Herbs & Spices

Nutmeg or Nuez Moscada

Nutmeg is an ingredient that tends to be overlooked in the kitchen. With a fascinating taste that is mildly sweet, somewhat woody, and a bit peppery, it is used mostly for desserts or drinks. A native ingredient from Indonesia, nutmeg comes from an evergreen tree, now planted in more countries, that found its way to Mexico…

Vanilla

Yep, Vanilla comes from Mexico! Many people think that the vanilla bean originally came from Madagascar, but even though vanilla beans are grown there, they originated and were first cultivated in the lush state of Veracruz, which physically hugs the Gulf of Mexico. In fact, vanilla grown outside of Mexico has to be pollinated by…

Purslane or Verdolagas

Purslane or verdolagas, one of those ingredients that Mexicans hanker for when outside of Mexico, is likely to be growing in your backyard. In Mexico, it is considered one of the quelites or edible herbs. It is nutritious and succulent, yet it has long been considered a weed in the United States. Indeed, once it…

Mexican Chocolate

Mexican chocolate is quite different from regular bittersweet chocolate sold throughout the world. It is sweeter, yet with contrasting layers of flavor that seem to sweep your tongue in waves as you take a bite. It is also grainy, practically gritty.  It is traditionally made from a mixture of toasted cacao beans, ground almonds, regular…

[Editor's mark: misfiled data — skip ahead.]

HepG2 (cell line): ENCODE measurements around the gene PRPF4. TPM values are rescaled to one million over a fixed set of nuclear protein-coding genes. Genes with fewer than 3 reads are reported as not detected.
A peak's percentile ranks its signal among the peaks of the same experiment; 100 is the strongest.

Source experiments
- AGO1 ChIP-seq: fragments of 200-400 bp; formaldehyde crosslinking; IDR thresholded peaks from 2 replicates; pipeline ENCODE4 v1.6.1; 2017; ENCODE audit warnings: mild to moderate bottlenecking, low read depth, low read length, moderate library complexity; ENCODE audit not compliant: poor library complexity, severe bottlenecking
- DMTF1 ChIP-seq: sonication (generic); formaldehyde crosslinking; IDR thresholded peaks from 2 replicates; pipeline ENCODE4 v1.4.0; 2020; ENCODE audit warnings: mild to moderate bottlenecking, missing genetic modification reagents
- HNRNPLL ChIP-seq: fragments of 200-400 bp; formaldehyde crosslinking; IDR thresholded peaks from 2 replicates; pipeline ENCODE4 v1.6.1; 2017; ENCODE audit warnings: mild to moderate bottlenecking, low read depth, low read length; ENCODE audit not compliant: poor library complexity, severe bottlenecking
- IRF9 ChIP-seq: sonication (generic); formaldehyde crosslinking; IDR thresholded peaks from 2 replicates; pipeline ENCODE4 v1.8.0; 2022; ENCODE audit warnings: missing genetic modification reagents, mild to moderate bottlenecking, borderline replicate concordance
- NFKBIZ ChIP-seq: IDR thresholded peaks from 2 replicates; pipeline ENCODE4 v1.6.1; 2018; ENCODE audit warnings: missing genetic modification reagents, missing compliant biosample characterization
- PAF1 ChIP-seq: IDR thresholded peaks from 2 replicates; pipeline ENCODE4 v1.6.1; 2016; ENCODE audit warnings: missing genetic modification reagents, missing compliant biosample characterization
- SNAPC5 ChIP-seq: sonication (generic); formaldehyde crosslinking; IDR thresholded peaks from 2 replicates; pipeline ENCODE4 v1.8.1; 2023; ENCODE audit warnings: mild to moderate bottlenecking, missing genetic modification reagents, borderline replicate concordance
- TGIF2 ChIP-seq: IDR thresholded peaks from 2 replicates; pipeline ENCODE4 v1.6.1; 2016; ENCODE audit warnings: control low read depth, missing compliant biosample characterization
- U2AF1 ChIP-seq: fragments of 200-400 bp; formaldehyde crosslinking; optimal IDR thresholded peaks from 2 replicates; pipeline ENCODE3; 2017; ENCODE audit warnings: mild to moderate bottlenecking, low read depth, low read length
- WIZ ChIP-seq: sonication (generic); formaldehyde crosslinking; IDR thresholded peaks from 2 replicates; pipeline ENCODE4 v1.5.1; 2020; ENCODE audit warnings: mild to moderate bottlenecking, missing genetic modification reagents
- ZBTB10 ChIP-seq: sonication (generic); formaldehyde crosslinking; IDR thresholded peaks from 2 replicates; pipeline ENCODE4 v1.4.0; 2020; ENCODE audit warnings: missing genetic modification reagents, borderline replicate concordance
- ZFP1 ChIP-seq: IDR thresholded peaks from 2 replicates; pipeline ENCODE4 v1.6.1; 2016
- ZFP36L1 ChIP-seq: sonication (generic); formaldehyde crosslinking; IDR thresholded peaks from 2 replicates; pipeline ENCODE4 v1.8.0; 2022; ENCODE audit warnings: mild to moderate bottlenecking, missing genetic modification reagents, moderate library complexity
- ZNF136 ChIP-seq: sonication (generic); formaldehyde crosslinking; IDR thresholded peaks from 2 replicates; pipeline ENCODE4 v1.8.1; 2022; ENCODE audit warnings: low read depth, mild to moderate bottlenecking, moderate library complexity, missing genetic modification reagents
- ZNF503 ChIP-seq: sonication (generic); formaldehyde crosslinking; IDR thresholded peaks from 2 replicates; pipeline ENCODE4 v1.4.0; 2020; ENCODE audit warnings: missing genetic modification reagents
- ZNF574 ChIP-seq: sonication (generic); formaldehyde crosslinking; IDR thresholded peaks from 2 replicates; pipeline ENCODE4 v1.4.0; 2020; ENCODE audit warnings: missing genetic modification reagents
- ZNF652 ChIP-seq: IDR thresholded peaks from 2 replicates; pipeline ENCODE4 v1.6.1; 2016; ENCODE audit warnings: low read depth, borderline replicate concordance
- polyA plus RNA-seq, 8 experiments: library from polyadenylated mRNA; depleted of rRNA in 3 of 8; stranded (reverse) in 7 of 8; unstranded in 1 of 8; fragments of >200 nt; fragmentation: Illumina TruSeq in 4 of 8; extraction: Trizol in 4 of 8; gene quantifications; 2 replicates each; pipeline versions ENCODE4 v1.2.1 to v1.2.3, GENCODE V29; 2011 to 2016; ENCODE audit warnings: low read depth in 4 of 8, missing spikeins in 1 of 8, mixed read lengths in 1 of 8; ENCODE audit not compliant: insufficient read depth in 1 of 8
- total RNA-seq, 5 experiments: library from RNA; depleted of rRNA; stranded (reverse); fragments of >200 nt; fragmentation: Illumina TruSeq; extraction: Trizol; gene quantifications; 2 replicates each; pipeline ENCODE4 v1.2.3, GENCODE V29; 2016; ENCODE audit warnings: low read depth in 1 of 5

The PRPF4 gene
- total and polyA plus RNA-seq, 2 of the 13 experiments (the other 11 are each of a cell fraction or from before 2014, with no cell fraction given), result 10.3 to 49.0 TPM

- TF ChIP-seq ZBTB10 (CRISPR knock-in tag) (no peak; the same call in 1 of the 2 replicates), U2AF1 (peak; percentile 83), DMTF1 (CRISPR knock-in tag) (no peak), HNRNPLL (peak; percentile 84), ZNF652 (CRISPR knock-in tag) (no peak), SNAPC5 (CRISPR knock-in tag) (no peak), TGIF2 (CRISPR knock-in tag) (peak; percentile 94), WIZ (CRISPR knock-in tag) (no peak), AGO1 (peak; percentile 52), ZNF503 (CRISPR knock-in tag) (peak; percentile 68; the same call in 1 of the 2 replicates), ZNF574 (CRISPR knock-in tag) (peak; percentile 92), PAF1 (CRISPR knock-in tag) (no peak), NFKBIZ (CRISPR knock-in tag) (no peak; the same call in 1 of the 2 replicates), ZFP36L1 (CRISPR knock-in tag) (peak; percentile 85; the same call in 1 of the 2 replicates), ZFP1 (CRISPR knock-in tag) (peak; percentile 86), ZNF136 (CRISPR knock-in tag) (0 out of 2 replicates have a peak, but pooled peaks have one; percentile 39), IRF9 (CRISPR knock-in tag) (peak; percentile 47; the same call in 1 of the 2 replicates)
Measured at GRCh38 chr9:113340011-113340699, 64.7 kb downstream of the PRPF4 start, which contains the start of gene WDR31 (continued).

Hoja Santa or Hierba Santa

The name Hoja Santa translates to “sacred leaf.” The leaves of the hoja santa plant are heart-shaped with a thick velvety texture. These leaves can grow up to a foot and sometimes more. I find them to be truly beautiful. Though hoja santa is found throughout Mexico, it is mostly used in the south. Mexican…

Chipilí­n

I first tried chipilí­n in Chiapas, Mexico. First, in a soup, then in tamales, then in a stew, then in a delicious omelette… After walking around many towns in that state, I was surprised to find it grown in tall bushes in the front and back lawns of many homes. After being smitten with its…

Allspice or Pimienta Gorda

Funny, it wasn’t until recently that allspice became incorporated into Mexican local cuisine. Allspice has been grown in Mexico since the 1600’s but was seen as an exotic and expensive spice for export. Allspice is as unique and simple as it sounds. It is the only spice that grows exclusively in the Western Hemisphere. When…

Cilantro

Cilantro is also known by many names like culantro, coriander and even Chinese parsley. Although it didn’t originate in Mexico, it has grown such strong roots in its cuisine, to the point that its hard to think about Mexican cooking without it. It has delicate, paper thin leaves and tender stems. Its deep green color tends to…

Saffron

Saffron native to Asia, was brought to Mexico by the Spaniards, who in turn learned how to use it from the Arabs. Once in Mexico, it took strong roots especially in the Yucatan Peninsula and the South East regions. However, since it is very expensive, there are seasonings that have been developed trying to approximate…

Acitrón

Acitrón is one of the few ingredients used for Mexican cooking that is still very hard to find outside of Mexico. Acitrón is made with the pad or paddle -leaf- of a cactus plant called biznaga, which is similar to the prickly pear but rounder in shape and it also grows in dry land. To…